Price comparison website, MoneySuperMarket is urging pet owners to take caution and avoid letting their furry friends indulge in chocolate eggs this weekend.
Since the start of the global pandemic, Brits have welcomed an additional 3.2 million pets into their homes according to the Pet Food Manufacturers Association (PFMA).
With many pets set to enjoy their first Easter as part of a new household, MoneySuperMarket is offering a timely warning on the dangers of letting pets try even a small bite of chocolate meant for human consumption.
Easter is one of the busiest times of year for incidents of chocolate poisoning in pets as owners indulge their pets in a little treat. However, they could potentially be putting their pet at risk of serious poisoning with potential side effects including vomiting, abnormal heart rate, and in some cases even death.
MoneySuperMarket’s pet insurance expert, Rose Howarth offers her top tips for keeping your pet safe this Easter:
Keep Easter treats away from your pets – The reason chocolate is so dangerous for pets is the ingredient theobromine which is highly toxic to both dogs and cats. Levels of theobromine can very between different chocolate types, however it is far safer to avoid giving your pet any chocolate meant for human consumption. No matter how well behaved your pets are, store any chocolate-ty treats out of the reach of your pets.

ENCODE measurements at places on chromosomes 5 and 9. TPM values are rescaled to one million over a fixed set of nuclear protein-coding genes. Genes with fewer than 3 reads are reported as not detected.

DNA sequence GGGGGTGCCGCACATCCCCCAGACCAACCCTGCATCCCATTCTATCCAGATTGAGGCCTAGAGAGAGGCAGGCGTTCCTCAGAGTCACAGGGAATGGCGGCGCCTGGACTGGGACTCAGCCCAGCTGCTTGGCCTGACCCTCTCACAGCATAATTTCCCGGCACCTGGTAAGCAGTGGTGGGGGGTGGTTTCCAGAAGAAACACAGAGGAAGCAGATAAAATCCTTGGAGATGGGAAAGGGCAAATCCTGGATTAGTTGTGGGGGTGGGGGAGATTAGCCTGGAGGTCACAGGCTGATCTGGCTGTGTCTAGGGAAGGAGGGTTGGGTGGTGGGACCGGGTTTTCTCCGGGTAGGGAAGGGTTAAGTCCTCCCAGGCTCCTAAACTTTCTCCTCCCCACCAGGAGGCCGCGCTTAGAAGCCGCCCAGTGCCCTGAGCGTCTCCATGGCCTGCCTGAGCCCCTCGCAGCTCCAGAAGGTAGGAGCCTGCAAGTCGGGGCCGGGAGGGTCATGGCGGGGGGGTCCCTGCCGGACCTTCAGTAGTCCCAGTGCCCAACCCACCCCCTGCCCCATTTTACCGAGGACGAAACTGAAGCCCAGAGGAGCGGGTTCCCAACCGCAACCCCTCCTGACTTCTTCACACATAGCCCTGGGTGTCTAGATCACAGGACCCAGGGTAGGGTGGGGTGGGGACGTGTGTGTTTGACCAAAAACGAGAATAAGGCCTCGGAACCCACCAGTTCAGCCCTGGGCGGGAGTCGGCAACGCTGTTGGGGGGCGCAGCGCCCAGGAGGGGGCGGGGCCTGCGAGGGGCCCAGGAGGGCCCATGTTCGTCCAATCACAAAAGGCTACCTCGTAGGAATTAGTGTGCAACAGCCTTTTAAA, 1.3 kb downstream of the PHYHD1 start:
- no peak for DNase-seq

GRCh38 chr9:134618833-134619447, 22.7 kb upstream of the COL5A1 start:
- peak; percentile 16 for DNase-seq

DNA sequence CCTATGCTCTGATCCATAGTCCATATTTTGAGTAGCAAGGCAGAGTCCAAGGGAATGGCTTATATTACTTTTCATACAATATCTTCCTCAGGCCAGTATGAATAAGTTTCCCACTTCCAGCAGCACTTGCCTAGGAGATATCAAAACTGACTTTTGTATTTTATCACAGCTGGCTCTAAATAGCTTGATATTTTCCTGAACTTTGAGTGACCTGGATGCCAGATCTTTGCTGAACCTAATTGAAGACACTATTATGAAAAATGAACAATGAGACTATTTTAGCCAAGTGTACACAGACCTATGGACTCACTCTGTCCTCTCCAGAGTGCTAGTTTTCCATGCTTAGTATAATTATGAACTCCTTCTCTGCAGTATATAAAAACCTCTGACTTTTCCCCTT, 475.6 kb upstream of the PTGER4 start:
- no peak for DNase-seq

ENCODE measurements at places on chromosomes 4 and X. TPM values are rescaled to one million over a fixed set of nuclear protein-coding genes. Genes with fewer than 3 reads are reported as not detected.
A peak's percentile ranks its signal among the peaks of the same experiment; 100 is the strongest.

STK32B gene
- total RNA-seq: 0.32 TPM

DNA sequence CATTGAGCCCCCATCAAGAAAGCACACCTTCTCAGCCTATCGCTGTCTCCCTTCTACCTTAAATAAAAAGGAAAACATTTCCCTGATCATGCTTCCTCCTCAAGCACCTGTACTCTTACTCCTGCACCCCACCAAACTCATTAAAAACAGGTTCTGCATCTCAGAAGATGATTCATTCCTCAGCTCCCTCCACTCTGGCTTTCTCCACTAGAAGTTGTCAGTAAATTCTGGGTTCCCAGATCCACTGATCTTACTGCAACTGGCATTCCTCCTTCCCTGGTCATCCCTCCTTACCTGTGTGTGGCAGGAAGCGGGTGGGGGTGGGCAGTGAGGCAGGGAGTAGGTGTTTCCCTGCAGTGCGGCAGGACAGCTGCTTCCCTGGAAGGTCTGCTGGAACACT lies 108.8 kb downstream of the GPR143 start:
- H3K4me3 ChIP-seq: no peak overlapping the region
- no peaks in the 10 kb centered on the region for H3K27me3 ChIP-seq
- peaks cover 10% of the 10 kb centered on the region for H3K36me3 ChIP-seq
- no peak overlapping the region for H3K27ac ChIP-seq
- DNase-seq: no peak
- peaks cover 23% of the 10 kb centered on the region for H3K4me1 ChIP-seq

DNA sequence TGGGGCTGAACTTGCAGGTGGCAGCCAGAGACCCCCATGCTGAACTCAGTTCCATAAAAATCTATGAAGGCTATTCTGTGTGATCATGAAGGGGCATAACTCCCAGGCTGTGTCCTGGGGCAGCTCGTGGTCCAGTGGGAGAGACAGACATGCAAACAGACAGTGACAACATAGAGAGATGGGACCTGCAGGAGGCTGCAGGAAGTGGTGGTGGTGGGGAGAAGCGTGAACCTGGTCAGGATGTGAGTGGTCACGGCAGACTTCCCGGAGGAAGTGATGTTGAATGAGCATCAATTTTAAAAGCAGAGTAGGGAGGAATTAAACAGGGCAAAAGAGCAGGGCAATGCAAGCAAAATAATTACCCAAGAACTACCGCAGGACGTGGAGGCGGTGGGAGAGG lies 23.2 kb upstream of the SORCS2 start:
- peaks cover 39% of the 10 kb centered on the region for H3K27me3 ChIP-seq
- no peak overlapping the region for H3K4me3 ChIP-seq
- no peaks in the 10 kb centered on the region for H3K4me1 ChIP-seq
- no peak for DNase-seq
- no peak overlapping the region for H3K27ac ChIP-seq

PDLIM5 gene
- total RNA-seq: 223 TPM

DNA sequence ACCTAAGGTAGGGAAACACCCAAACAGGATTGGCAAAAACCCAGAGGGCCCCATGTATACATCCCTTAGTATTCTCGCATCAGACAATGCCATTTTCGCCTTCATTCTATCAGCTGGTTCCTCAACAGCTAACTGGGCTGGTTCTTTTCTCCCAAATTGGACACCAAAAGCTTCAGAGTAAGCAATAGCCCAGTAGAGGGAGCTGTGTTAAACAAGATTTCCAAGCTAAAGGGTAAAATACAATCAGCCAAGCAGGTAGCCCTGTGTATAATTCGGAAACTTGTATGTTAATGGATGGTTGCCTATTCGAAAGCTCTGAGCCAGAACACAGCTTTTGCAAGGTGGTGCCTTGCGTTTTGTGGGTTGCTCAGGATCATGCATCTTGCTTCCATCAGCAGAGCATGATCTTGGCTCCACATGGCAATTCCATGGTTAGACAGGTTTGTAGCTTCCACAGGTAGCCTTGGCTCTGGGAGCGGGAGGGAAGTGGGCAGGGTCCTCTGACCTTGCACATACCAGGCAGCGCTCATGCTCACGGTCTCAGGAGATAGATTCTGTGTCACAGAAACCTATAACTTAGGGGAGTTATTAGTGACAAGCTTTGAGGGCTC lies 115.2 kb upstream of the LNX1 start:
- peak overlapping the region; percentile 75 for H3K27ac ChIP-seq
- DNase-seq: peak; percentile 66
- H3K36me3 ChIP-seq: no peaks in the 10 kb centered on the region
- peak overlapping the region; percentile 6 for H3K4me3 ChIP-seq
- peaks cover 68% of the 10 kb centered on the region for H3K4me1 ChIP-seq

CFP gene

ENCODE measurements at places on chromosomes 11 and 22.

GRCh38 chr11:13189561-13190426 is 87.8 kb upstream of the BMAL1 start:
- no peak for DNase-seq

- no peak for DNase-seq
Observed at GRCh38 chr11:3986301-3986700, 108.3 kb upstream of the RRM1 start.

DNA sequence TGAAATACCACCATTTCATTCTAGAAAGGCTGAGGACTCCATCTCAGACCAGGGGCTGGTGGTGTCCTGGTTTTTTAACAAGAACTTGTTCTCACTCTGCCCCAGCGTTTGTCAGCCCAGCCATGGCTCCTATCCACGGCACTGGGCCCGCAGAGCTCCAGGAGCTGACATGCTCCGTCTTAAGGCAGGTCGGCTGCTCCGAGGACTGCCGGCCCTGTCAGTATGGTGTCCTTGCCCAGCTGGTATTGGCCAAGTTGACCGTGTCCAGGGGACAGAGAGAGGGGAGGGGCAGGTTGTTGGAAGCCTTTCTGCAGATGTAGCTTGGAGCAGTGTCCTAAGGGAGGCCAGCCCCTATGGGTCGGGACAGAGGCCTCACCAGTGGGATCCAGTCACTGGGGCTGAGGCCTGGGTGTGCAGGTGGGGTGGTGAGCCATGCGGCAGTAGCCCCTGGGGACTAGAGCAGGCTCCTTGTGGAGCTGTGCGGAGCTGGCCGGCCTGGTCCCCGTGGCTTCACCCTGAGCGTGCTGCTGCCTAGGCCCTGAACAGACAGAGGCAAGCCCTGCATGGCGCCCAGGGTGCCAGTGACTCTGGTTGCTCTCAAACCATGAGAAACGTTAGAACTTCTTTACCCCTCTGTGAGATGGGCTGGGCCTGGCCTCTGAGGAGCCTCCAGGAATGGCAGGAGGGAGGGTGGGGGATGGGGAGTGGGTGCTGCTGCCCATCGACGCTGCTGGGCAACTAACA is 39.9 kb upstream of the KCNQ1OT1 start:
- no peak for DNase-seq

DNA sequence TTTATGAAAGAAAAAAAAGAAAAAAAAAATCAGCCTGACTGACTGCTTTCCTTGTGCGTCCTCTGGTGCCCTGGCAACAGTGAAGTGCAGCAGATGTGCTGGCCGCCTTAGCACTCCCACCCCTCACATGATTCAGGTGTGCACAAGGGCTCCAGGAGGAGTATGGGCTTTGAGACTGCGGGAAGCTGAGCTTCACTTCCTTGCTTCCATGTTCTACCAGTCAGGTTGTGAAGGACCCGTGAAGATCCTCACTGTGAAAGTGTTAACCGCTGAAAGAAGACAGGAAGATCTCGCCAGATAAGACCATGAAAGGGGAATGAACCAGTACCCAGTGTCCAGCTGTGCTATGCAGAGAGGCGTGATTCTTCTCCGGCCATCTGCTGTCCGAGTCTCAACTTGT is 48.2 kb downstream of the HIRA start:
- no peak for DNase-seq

Avoid giving chocolate to children when pets are around – In the fun of handing out Easter eggs, it can be easy to forget to remind children not to share their treats with their beloved pets. Ideally avoid having treats near to hand when children are around their pets.
Take care if doing an egg hunt – Great fun for all the family, but if your pet is in the room or garden with you during an egg hunt, be sure to get to the eggs first. It is also a good idea to count your eggs back in so none are left out to be discovered later.
Be careful with decoration that pets could choke on – Easter 2021 appears to be one of the most popular years for Easter decorations. Just like Christmas time, it is important to keep any small items pets could choke on out of their reach. Small decorative eggs could be the perfect size to cause any airway restriction if swallowed.
Rose commented: “If you really want to treat your pet this Easter, why not buy them some new pet safe treats, or a new toy to play with. Even the smallest taste of chocolate could make your pet poorly, and potentially lead to a trip to the vets.
“Doing all you can to avoid your pet getting hold of Easter treats sounds simple but could save not only a lot of upset and stress, but also avoid the risk of long-term health implications, for worse for your pet. If your pet does get poorly and you think they might have eaten chocolate, or if you know your pet has eaten chocolate, don’t hesitate to contact your vet for advice. If you have a pet insurance policy in place, this will offer you and your pet a level of protection for any treatment required.”